Former prime minister Nawaz Sharif is in the media spotlight for last few days, particularly after his disqualification by the Supreme Court in the Panamagate probe.
The media coverage saw more storm when it transpired that the PM has been disqualified for life, stirring up debate in the political circles of the country.
The disqualification news received ample coverage in both national and international media with mixed reactions about the political turmoil in Pakistan and its possible impact in the region.
The international media viewed Sharif’s disqualification as another spell of political uncertainty with a wide number of editorials and op-ed publication. However, the Indian media was exceptional in this regard by giving special focus to the disqualification news in context of its possible impacts on Pakistan-India ties.
Here’s how the Indian media reacted
The Hindu, in an op-ed titled “Nawaz Sharif ouster: a blow to India-Pakistan dialogue process”, said that Indian Diplomats and political analysts have opined the resignation of Prime Minister Nawaz Sharif is a setback to the process of dialogue with India and the internal democracy of Pakistan. The newspaper quoted former Special Envoy of the Prime Minister of India Satinder K. Lambah saying as: “Out of all the prime ministers of Pakistan since 1947, Nawaz Sharif is the only one who has held the largest number of meetings – nearly 15 to 20 – with Indian prime ministers, mostly in third countries. It is another matter that he has not travelled to India very often, but he did travel once during Rajiv Gandhi’s funeral in 1991 and then during the swearing-in ceremony of Prime Minister Narendra Modi in 2014. His departure amounts to the removal of a partner in dialogue with a country which has been India’s main concern.”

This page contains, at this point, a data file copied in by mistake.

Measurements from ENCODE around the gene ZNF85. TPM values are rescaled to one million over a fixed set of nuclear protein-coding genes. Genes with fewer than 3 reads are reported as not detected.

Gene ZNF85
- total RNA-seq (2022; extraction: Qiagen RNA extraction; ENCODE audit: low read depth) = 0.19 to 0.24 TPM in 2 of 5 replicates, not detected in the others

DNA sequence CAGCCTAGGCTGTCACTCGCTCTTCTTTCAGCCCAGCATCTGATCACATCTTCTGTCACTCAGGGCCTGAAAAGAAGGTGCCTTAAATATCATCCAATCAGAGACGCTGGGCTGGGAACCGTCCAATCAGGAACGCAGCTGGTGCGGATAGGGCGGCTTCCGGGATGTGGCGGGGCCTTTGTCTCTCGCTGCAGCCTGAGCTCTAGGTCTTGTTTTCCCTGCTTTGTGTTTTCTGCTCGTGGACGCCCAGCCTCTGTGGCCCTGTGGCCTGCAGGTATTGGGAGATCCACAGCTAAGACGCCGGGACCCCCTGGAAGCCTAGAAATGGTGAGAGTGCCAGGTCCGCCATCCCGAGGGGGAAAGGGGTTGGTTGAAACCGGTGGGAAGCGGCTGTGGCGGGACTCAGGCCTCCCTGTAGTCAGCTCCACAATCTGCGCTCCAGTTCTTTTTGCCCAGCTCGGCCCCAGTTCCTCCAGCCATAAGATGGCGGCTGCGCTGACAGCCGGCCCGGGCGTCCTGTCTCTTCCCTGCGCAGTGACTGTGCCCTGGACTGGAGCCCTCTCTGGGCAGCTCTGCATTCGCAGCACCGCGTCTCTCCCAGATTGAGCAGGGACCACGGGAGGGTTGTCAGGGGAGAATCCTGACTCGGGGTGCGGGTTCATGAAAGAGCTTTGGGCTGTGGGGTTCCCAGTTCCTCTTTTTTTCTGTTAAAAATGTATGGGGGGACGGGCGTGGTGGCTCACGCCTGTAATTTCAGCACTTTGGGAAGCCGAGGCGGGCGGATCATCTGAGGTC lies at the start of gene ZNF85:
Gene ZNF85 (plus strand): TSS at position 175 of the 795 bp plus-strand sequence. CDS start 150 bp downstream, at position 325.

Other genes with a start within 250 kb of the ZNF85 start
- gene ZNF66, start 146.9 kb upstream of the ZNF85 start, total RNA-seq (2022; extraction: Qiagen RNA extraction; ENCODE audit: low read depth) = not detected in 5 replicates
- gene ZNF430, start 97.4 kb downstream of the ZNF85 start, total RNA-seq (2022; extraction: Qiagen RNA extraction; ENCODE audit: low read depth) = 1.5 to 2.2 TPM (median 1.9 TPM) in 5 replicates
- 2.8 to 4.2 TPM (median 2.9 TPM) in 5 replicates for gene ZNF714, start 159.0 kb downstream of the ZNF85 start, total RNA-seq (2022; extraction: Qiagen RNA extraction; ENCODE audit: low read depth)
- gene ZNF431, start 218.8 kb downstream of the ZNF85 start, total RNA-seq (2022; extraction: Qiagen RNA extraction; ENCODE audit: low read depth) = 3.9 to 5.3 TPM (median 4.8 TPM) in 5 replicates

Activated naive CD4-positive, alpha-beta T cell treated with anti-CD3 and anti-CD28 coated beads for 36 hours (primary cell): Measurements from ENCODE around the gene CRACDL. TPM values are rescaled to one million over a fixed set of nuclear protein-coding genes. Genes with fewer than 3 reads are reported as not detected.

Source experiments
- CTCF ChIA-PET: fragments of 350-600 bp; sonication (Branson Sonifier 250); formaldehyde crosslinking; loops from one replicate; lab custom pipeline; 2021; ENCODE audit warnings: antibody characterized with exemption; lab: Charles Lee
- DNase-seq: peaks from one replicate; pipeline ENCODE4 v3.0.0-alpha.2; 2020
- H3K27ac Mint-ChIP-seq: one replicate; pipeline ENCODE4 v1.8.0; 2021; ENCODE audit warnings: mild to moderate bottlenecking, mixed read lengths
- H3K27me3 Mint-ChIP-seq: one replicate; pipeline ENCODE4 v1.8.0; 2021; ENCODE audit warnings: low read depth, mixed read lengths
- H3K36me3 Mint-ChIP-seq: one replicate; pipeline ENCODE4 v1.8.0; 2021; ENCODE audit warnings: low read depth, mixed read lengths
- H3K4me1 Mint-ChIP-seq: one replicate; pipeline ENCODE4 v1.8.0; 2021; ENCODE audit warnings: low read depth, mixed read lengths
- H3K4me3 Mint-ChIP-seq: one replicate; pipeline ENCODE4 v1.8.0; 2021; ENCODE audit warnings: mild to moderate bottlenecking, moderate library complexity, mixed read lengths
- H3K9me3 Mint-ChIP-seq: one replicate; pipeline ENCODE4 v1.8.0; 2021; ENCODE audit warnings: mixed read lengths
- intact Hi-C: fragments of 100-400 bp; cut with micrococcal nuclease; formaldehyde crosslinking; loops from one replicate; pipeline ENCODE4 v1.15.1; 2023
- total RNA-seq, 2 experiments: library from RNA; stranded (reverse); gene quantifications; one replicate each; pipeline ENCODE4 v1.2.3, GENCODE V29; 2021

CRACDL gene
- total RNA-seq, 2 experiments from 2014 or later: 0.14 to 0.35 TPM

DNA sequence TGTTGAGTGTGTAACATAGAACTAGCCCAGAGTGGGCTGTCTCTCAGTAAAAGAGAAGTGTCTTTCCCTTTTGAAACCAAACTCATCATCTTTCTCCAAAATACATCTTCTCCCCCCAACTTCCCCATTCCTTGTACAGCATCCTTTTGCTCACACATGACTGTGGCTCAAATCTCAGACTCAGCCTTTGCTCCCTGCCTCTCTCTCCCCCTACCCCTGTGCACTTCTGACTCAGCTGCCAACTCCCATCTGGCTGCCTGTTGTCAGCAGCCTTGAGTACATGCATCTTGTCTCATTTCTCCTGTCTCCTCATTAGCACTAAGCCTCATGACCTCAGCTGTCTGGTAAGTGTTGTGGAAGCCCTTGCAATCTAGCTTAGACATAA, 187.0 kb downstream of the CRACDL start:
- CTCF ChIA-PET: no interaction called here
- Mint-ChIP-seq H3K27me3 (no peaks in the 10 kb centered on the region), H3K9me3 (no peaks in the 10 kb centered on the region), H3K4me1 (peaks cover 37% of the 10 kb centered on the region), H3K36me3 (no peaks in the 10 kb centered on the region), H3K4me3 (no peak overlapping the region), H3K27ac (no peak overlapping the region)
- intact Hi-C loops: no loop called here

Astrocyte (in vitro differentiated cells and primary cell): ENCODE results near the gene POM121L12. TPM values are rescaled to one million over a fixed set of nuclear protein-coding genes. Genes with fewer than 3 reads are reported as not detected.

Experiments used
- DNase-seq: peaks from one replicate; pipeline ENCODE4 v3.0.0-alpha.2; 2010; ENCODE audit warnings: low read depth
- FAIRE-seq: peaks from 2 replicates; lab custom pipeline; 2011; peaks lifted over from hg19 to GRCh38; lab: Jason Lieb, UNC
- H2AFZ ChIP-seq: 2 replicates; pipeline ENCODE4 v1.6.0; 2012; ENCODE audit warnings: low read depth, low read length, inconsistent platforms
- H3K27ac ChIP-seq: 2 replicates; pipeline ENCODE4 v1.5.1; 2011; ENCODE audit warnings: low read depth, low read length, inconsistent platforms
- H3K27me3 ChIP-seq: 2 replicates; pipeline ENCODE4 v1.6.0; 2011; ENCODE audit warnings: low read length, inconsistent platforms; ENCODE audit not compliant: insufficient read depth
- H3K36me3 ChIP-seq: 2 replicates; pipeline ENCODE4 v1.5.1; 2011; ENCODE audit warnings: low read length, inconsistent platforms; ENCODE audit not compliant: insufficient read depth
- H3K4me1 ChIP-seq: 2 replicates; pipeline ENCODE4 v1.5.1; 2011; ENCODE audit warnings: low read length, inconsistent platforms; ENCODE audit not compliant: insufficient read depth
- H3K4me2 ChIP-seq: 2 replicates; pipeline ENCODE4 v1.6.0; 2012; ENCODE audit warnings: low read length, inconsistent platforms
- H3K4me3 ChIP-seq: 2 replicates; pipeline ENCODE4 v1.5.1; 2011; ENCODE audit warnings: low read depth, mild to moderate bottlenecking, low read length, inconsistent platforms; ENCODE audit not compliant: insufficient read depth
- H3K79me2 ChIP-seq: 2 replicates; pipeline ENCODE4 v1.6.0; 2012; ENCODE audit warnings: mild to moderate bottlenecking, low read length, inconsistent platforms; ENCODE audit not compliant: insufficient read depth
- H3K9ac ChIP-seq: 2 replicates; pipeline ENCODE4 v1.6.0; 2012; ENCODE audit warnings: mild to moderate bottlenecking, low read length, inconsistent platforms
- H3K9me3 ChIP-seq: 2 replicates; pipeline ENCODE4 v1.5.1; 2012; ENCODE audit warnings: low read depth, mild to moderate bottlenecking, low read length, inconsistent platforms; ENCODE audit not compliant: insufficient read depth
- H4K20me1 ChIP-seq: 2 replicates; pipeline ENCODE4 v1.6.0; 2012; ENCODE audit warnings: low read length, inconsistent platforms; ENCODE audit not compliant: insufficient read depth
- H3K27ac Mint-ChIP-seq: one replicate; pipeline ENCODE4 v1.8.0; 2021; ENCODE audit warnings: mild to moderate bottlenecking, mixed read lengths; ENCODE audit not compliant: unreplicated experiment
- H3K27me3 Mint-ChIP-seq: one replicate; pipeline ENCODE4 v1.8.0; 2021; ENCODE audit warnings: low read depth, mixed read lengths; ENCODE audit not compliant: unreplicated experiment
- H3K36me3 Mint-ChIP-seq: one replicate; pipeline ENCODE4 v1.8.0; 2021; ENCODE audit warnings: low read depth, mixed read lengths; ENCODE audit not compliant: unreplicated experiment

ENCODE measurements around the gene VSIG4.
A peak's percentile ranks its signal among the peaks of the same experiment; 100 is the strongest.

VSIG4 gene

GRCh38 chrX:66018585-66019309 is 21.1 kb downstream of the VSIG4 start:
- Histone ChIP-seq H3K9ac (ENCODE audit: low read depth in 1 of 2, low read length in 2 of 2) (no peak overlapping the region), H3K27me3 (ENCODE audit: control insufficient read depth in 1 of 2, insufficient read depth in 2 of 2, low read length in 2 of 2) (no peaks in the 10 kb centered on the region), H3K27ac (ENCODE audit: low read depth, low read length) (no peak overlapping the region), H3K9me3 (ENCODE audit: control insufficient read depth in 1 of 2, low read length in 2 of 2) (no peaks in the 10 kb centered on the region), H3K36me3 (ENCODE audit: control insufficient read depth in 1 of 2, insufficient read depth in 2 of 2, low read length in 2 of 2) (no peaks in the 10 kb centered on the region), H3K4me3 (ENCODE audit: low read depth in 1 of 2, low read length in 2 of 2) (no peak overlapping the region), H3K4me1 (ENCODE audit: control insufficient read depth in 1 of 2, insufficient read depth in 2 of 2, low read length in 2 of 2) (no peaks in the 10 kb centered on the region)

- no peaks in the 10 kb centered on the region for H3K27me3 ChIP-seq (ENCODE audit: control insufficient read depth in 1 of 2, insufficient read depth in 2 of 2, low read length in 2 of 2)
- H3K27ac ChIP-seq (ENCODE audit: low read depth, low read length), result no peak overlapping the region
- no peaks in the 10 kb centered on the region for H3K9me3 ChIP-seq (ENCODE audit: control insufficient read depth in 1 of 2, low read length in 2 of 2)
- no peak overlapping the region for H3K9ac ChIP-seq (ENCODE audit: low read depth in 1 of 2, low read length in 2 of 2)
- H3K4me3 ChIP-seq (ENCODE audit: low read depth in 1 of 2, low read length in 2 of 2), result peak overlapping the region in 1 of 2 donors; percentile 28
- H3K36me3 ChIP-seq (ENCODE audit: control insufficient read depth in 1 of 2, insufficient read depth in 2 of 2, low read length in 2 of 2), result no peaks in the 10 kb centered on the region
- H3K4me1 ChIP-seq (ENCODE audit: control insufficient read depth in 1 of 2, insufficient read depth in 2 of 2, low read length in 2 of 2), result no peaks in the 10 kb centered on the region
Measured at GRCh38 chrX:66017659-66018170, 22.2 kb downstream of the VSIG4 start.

The Economic Times India, in its editorial page titled Here’s how Pakistan PM Nawaz Sharif’s ouster will impact India, said: “Though Nawaz Sharif was a weak prime minister……but there was hope that Pakistan would slowly emerge as a stable democracy. But the Panamagate verdict that disqualifies him and allows a six-month trial for all cases against him seems to belie that hope.”
DNA India, in an op-ed, said that Nawaz Sharif’s ouster means fresh security complications for India as political instability will result in an even greater role for Pakistan’s Army, which has been calling the shots anyway.
The newspaper quoted opinions of Indian Foreign Policy Expert Shashadari Chari saying that the Friday’s court order would have a negative effect on Indian national Kulbhushan Jadhav’s case.
The Hindustan Times, in an op-ed titled Nawaz Sharif’s ouster means hopes of mending India-Pakistan ties dashed, viewed the disqualification of Prime Minister Nawaz Sharif and the resultant political uncertainty in Pakistan as further diminishing the possibility of the normalisation of the fragile India-Pakistan ties in the near future.
“First of all, we need to see who succeeds Nawaz Sharif and what is immediately in store for Pakistan’s polity. Any change of guard in Islamabad is also set to bring change in the country’s Indian policy…….,” the newspaper quoted an Indian official.
So far, the Indian government has made no formal statement with regard to Sharif’s disqualification. However, the Indian media already quoting political experts and analysts cautioning the Indian government about the political crisis in Pakistan.